, described the mitotic process in plant cells and further demonstrated that new cell nuclei can only arise from the division of other pre-existing nuclei. His Studien über Protoplasma was published in 1876.

Gottlieb Haberlandt
Gottlieb Haberlandt
Gottlieb Haberlandt was an Austrian botanist.Haberlandt first pointed out the possibilities of the culture of isolated tissues...

, a German botanist, studied plant physiology and classified plant tissue based upon function. On this basis, in 1884 he published Physiologische Pflanzenanatomie (Physiological Plant Anatomy) in which he described twelve types of tissue systems (absorptive, mechanical, photosynthetic, etc.).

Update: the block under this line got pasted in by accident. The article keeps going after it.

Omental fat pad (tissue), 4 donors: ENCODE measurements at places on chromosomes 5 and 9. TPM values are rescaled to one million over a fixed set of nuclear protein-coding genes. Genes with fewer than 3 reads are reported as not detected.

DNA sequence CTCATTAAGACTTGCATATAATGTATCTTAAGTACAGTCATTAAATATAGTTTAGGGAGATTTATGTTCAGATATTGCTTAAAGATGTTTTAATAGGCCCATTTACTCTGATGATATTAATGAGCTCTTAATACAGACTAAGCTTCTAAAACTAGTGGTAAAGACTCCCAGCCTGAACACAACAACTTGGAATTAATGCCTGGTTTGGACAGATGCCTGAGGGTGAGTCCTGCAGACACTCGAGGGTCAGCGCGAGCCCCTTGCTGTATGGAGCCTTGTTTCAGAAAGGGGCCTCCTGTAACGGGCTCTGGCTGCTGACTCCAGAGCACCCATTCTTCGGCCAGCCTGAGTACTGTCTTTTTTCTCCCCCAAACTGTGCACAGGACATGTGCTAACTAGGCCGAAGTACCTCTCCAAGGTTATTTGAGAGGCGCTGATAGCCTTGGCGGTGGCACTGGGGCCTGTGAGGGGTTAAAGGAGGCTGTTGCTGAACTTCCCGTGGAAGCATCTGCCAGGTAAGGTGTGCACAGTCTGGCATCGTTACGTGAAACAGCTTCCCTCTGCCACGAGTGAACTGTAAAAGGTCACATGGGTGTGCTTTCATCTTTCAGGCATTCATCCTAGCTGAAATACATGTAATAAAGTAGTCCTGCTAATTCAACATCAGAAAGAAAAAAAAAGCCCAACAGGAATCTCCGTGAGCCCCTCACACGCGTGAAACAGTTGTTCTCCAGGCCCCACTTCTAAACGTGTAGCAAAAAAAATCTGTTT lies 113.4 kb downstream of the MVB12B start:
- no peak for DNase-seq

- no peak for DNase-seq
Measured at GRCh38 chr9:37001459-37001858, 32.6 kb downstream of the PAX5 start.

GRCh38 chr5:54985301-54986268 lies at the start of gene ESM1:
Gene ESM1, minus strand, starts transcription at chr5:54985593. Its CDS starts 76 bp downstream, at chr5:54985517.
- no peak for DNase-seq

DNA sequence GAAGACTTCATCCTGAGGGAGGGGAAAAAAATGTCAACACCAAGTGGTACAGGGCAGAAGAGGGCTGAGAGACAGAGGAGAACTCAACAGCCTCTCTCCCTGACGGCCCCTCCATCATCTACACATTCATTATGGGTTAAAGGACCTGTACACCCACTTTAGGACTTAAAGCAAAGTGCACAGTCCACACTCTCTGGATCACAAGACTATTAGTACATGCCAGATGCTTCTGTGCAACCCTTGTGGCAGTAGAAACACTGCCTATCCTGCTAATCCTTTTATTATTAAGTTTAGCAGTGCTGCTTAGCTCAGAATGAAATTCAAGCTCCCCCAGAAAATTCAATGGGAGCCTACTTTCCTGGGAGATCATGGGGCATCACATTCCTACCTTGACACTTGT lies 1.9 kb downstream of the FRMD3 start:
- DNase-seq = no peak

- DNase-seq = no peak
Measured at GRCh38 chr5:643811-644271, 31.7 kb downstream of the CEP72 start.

British paleobotanists Dunkinfield Henry Scott and William Crawford Williamson
William Crawford Williamson
William Crawford Williamson was an English naturalist and palaeobotanist.-Life:Williamson was born at Scarborough, North Yorkshire. His father, John Williamson, after beginning life as a gardener, became a well-known local naturalist, who, in conjunction with William Bean, first explored the rich...

 described the structures of fossilized plants at the end of the Nineteenth Century. Scott's Studies in Fossil Botany was published in 1900.

Following Charles Darwin
Charles Darwin
Charles Robert Darwin FRS was an English naturalist. He established that all species of life have descended over time from common ancestry, and proposed the scientific theory that this branching pattern of evolution resulted from a process that he called natural selection.He published his theory...